- Blood levels of D-serine are reduced in older individuals compared to young ones.
- D-serine synthesis is modulated by a protein called Menin, which mitigates bone, skin, and brain aging while increasing mouse lifespan by about 10%.
- Supplementing aged mice with D-serine improves their memory but does not recapitulate the body-wide anti-aging effects of Menin.
If there were a region of the brain that could regulate the aging of the entire body, it would be the hypothalamus. Age-associated damage to the hypothalamus, such as damage caused by inflammation, could explain detrimental features of aging, such as reproductive decline, shifts in circadian rhythms, and growth hormone imbalances. Now, a study from Xiamen University in China suggests the hypothalamus could modulate the aging of multiple organs.
The study, published in PLOS Biology, provides evidence to support that altered D-serine synthesis in the hypothalamus contributes to aging. Leng and colleagues find that older individuals have low levels of D-serine in their blood. They then show that Menin, a protein that modulates D-serine synthesis, slows multiple-organ aging and increases the lifespan of mice. Finally, they show that supplementing aged mice with D-serine mitigates memory loss.
Dysregulated D-Serine Synthesis Leads to Aging
In a previous study, Leng and colleagues found that Menin may inhibit the activation of inflammation in the hypothalamus. The authors say:
“We speculate that the decline of Menin expression in the hypothalamus with age may be one of the driving factors of aging…”
To study this, the China-based researchers established a mouse model lacking Menin in the hypothalamus. Not only did the Menin-lacking mice display increased hypothalamic inflammation, they also exhibited aging symptoms such as reduced muscle size, bone mass, and skin thickness. Moreover, Menin-lacking mice showed signs of impaired learning and memory and had shortened lifespans.
Analysis of gene activation patterns showed that D-serine synthesis was altered in the Menin-lacking mice. Therefore, the researchers measured D-serine from the blood serum of older adults (aged 83 to 94) and younger adults (aged 22 to 26). They found that D-serine levels were lower in the older adults, suggesting that age-associated inflammation of the hypothalamus could be due to altered Menin signaling, leading to D-serine deficiency.
“It is plausible that decreased Menin signaling contribute to the activated neuroinflammation in the hypothalamus,” state the authors.
Upon experimentation, Leng and colleagues found that Menin increases the activity of the enzyme responsible for synthesizing D-serine. To explore this, they injected the hypothalamus of aged mice (20 months of age) with Menin via an adeno-associated virus (AAV) delivery system, which can be considered a type of gene therapy. AAV delivery of Menin was shown to increase D-serine levels and the enzyme responsible for its synthesis.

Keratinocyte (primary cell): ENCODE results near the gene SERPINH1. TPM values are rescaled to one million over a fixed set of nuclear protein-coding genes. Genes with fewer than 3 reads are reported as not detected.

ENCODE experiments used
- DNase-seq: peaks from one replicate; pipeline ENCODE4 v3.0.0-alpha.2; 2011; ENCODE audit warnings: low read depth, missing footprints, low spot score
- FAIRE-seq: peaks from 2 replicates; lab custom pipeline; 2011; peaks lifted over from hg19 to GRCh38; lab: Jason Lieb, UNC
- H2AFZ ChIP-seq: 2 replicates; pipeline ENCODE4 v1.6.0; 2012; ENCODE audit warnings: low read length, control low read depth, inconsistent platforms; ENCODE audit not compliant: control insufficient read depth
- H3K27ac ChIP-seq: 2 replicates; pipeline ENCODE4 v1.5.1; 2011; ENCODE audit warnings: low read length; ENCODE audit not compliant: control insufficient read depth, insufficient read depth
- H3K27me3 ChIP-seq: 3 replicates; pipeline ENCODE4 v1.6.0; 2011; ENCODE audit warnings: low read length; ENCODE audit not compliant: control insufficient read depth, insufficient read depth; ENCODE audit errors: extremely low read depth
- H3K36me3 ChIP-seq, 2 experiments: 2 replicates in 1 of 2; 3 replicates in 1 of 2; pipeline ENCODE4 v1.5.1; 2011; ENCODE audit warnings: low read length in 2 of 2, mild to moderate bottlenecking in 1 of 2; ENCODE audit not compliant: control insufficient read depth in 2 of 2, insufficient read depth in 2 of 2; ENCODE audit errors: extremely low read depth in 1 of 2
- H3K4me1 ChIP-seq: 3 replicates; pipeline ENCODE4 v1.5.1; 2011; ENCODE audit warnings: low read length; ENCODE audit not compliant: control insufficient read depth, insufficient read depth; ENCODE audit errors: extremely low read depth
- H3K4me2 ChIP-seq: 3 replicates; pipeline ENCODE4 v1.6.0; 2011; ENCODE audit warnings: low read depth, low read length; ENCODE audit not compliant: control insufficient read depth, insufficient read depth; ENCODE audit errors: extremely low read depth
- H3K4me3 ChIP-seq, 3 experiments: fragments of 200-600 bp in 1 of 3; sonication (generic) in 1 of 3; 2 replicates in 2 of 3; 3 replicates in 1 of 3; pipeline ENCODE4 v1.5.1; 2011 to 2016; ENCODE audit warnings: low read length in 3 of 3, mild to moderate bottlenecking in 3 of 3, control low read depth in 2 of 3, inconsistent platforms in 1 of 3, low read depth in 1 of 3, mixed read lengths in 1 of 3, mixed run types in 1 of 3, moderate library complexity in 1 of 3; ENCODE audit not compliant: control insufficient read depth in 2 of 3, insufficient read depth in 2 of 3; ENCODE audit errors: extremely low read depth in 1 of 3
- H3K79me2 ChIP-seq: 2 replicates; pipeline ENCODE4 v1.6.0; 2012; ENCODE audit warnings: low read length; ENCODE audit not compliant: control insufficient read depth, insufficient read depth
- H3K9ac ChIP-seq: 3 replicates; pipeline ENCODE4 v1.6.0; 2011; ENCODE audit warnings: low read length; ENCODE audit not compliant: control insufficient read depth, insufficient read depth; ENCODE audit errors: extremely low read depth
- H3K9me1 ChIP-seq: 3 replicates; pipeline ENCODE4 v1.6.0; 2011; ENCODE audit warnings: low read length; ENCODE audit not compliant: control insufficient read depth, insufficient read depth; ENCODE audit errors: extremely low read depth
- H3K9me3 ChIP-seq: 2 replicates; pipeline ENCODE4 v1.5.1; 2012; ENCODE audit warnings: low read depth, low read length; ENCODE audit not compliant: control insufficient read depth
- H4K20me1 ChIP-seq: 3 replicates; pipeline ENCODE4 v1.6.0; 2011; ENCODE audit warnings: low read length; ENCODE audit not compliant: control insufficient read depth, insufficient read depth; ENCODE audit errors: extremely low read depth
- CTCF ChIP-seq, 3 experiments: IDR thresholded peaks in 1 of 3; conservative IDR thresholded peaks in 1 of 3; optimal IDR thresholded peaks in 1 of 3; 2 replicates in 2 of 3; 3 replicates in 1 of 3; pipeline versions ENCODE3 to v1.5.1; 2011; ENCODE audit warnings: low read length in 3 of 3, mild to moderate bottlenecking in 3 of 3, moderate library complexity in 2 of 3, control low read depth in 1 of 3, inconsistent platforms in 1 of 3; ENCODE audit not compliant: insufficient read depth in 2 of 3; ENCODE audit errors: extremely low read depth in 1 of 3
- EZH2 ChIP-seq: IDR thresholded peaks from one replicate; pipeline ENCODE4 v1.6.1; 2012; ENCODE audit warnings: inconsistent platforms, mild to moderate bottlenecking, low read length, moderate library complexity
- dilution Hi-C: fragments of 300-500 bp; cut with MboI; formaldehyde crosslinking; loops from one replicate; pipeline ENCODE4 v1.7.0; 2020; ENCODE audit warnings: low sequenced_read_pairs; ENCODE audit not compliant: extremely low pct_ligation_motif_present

Furthermore, AAV-mediated Menin elevation reversed aging symptoms such as thin skin, reduced bone mass, and cognitive deficits. Importantly, increasing Menin in the hypothalamus of aged mice prolonged their median lifespan by approximately 10%. These findings suggest that disruptions in hypothalamic Menin and D-serine synthesis contribute to skin, bone, and brain aging.
To test this, the researchers gave 22-month-old mice and Menin-lacking mice D-serine in their drinking water for 3 weeks (approximately 100 mg/kg/day). This led to an increase in D-serine in the serum, hypothalamus, and hippocampus of the mice. D-serine supplementation was also shown to rescue cognitive deficits, especially in the Menin-lacking mice. Learning and memory was shown to be improved in the aged mice by the Y-maze test and T-maze test.
It should be pointed out that, unlike Menin gene therapy, D-serine supplementation did not reverse non-brain aspects of aging like bone loss and skin thinning. The authors attribute this to too short a duration of D-serine supplementation (30 days) or Menin’s effects on organs outside the skull:
“Our data indicates that the remission of aging phenotype by D-serine is limited to cognitive improvement, leaving peripheral systems aging phenotypes unchanged. This may be due to the limited time of D-serine supplement, or there are other downstream pathways regulated by Menin that contributes to peripheral aging regulation.”
Taking D-Serine to Boost Memory in Old Age
The findings of Leng and colleagues suggest that D-serine supplementation could treat cognitive decline. Furthermore, Menin gene therapy could counter the aging of multiple tissues by targeting the declining hypothalamus.
“These results indicate Menin as a novel arbiter for systemic aging and the therapeutic potential for D-serine in treatment against cognitive decline,” the authors say.
Notably, the development of potential therapies targeting Menin will require much more investigation. In contrast, D-serine, along with its precursor L-serine, can be found in supplement form. However, clinical studies are needed to support its memory-boosting and anti-brain aging effects in humans.